Bill Cassidy Voted For The FY 2014 Republican Study Committee “Back To Basics” Budget Plan. [H.Con.Res.25, Vote #86, 3/20/13]
- The Republican Study Committee Budget Would Increase The Social Security Retirement Age To 70. “This budget would slowly phase in an increase in the Social Security full-retirement age for individuals born in 1962 (currently 51) and after to an eventual full retirement age of 70.” [Republican Study Committee FY 2014 Budget, accessed 5/10/13]
- The Republican Study Committee Budget Would Increase The Medicare Retirement Age To 70. “To address the increased demands on Medicare, this budget proposes raising the age of Medicare eligibility, beginning in 2024, by two months every year beginning with those born in 1959 until the eligibility age reaches 70, bringing Medicare eligibility in parity with Social Security.” [Republican Study Committee FY 2014 Budget, accessed 5/10/13]
Cassidy Voted For The Republican Budget Blueprint For FY 2012 That Ends Medicare As We Know It. In April 2011, Cassidy voted for the House Republican budget blueprint drafted by Paul Ryan that effectively ends Medicare. It calls for converting Medicare for persons currently younger than 55 into a “premium support system” through which the government would pay private insurance companies directly for each enrollee. The resolution was adopted 235-193. [H Con Res 34, Vote 277, 4/15/11]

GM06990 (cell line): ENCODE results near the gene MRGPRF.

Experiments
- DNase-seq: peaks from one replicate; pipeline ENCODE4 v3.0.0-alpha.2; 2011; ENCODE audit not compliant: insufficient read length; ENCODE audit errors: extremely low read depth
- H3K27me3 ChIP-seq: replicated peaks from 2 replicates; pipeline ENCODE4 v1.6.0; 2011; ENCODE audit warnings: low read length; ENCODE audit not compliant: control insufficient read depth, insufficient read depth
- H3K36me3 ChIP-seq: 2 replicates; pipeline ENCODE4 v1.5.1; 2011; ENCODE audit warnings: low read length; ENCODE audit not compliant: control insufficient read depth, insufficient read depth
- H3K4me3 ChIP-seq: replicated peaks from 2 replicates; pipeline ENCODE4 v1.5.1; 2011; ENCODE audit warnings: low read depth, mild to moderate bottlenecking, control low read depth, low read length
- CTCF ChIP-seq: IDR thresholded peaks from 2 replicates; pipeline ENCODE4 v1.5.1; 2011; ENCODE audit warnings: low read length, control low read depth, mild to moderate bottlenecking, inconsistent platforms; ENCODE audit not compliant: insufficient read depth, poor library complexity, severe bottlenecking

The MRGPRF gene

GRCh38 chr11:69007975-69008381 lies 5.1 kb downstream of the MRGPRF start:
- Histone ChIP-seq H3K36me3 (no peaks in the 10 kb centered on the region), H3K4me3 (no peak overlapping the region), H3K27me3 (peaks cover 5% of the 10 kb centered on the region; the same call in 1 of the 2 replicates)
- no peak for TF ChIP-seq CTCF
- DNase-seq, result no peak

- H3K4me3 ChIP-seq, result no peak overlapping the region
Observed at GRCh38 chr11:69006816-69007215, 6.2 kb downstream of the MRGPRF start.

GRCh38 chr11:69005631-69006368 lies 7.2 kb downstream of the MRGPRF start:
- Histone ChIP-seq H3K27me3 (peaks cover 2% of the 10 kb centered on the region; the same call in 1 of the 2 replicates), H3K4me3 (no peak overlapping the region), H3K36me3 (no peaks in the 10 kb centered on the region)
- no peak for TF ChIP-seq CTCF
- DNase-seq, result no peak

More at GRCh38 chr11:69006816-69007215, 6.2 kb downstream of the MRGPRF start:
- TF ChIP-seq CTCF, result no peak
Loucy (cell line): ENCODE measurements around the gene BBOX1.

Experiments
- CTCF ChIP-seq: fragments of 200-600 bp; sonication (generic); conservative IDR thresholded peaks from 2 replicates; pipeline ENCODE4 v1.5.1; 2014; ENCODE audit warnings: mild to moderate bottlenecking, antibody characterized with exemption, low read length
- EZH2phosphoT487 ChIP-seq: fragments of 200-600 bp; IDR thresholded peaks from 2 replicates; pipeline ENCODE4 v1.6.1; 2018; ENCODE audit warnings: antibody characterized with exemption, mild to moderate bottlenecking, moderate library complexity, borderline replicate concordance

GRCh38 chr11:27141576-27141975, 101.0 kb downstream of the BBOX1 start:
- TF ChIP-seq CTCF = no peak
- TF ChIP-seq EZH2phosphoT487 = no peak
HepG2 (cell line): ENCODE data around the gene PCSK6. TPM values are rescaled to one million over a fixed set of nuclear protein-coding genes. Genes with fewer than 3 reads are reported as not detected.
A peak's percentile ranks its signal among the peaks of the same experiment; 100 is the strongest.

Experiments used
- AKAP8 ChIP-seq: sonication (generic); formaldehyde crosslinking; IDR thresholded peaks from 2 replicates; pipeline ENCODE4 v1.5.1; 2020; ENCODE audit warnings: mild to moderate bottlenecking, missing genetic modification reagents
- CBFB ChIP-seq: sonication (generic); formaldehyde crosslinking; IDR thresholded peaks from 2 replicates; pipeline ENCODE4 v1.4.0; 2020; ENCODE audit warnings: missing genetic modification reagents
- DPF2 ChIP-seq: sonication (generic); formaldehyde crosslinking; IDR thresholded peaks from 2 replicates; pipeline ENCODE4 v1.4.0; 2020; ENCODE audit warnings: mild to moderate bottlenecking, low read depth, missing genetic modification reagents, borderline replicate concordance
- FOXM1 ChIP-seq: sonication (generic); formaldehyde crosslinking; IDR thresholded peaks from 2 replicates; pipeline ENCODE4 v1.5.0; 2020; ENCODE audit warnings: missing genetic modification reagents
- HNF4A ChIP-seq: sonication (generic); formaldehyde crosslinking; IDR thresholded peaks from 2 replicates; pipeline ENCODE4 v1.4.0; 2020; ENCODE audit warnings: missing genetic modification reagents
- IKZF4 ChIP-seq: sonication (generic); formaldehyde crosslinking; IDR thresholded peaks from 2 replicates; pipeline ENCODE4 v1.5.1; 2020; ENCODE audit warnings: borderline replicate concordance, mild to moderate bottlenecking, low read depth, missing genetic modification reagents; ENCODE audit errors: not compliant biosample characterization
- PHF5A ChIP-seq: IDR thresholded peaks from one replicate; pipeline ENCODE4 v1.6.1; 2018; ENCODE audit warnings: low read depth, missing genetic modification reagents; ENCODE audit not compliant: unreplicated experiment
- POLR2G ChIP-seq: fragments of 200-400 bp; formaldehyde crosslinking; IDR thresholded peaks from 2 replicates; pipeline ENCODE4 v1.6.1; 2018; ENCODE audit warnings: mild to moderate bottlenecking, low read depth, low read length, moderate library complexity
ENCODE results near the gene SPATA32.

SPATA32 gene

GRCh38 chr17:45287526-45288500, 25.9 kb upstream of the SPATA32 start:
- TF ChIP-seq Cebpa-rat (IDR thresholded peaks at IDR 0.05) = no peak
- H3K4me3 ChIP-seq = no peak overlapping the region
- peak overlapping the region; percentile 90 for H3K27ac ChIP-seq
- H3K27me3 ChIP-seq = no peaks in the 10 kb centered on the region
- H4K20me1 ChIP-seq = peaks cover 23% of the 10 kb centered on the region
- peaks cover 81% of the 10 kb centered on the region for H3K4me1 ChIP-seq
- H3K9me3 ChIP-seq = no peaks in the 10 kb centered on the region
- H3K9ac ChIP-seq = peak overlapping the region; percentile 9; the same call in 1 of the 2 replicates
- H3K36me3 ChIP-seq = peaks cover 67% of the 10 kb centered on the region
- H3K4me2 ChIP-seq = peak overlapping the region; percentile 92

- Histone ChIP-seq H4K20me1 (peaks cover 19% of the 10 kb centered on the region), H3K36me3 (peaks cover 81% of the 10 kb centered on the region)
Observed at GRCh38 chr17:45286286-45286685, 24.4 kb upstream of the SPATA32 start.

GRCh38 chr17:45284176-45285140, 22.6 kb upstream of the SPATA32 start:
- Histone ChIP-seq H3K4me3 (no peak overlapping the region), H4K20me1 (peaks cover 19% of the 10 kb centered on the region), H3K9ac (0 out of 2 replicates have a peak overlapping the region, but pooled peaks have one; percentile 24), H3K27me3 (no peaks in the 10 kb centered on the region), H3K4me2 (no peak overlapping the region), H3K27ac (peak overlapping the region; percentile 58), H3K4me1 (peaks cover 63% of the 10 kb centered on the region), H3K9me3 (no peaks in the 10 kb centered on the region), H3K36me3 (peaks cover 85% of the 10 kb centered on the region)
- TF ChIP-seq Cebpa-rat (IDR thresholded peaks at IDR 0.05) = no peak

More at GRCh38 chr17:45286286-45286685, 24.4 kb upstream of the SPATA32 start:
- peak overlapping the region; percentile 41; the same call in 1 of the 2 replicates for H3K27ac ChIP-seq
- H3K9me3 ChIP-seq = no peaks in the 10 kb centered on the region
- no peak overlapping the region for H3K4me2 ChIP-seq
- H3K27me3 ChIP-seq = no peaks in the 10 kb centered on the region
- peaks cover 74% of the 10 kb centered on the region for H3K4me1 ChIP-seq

- Bill Cassidy Also Voted for The House Republican Budgets For FY 2013 And FY 2014. In March 2012, Bill Cassidy voted for the House Republican Budget for FY 2013. The budget resolution was adopted 228-191. In March 2013, Bill Cassidy voted for the House Republican budget for FY 2014. The budget resolution was adopted, 221-207. [H Con Res 112, Vote #151, 3/29/12; H Con Res 112, Vote #88, 3/21/13]
- Louisiana Would Be Forced To Pay $6,800 More Per Year. According to a report by the Joint Economic Committee, the average Louisiana senior would be forced to pay $6,830.40 more in out of pocket expenses under the Ryan budget plan. [Joint Economic Committee, 5/20/11]